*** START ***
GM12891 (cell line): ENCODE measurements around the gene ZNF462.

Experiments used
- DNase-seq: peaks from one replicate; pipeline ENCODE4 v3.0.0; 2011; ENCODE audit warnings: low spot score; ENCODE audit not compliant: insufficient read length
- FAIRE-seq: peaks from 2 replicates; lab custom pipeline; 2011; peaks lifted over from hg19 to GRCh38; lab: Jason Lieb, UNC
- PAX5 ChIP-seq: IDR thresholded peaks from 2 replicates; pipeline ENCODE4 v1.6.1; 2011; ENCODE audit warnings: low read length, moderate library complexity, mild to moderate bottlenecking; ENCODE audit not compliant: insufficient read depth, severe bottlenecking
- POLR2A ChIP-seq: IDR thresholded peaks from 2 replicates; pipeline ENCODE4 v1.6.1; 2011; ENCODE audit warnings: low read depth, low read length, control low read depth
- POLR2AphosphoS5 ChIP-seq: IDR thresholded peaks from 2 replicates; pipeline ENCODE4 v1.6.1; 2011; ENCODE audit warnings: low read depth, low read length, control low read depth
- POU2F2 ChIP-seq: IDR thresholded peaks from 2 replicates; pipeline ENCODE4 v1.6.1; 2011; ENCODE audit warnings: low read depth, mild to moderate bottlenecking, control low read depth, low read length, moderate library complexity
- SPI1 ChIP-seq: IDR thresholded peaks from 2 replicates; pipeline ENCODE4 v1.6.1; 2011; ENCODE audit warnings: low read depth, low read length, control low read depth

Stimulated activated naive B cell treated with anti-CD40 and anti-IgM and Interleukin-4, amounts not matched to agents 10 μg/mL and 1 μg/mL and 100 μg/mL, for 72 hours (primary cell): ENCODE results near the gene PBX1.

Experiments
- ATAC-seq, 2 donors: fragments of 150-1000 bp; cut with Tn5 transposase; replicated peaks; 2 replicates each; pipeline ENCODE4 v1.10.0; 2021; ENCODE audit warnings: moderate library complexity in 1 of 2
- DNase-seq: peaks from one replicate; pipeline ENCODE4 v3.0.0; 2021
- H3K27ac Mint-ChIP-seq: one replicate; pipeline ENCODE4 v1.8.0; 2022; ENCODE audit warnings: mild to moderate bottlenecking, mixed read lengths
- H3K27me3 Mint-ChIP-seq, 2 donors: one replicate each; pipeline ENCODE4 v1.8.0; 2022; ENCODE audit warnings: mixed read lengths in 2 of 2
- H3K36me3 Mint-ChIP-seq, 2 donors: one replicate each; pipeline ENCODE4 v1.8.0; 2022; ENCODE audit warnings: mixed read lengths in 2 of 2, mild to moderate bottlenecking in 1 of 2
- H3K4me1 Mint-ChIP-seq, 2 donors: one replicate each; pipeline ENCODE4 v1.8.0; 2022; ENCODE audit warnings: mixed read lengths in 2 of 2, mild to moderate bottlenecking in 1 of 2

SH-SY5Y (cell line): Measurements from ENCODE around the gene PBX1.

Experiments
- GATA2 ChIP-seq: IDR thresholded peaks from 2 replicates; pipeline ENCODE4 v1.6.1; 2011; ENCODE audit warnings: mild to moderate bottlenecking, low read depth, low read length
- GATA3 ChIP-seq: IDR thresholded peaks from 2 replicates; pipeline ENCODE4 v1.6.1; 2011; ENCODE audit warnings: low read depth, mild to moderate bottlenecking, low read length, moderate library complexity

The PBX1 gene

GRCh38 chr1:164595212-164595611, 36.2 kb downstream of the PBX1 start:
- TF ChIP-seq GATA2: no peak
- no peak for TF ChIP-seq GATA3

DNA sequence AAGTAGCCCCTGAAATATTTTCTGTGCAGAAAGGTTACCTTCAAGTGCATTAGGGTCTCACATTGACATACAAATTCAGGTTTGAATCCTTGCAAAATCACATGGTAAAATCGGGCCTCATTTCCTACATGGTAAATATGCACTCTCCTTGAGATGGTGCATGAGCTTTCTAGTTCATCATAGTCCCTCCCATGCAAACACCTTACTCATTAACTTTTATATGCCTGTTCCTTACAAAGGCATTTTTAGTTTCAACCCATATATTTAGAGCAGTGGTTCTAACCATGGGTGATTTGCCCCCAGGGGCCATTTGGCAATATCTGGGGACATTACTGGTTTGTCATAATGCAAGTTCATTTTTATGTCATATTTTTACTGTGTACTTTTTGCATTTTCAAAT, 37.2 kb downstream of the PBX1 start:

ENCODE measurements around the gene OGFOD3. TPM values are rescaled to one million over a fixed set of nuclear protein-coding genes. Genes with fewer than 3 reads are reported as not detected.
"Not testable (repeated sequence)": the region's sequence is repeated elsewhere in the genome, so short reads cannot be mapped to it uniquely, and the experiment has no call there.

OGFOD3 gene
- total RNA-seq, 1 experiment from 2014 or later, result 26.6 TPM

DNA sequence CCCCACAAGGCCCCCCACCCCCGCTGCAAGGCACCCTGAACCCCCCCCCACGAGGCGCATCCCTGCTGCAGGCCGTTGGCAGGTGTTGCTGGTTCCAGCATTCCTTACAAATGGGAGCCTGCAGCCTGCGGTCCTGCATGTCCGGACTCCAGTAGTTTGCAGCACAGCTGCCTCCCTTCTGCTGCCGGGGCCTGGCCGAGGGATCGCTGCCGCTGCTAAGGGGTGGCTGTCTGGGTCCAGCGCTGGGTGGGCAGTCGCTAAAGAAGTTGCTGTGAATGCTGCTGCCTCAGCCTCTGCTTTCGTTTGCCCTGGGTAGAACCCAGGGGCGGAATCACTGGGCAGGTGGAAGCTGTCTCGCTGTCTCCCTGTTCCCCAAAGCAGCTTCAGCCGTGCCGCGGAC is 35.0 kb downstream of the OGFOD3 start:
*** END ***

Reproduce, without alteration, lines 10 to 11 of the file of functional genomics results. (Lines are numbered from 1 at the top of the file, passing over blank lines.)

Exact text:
Stimulated activated naive B cell treated with anti-CD40 and anti-IgM and Interleukin-4, amounts not matched to agents 10 μg/mL and 1 μg/mL and 100 μg/mL, for 72 hours (primary cell): ENCODE results near the gene PBX1.

Experiments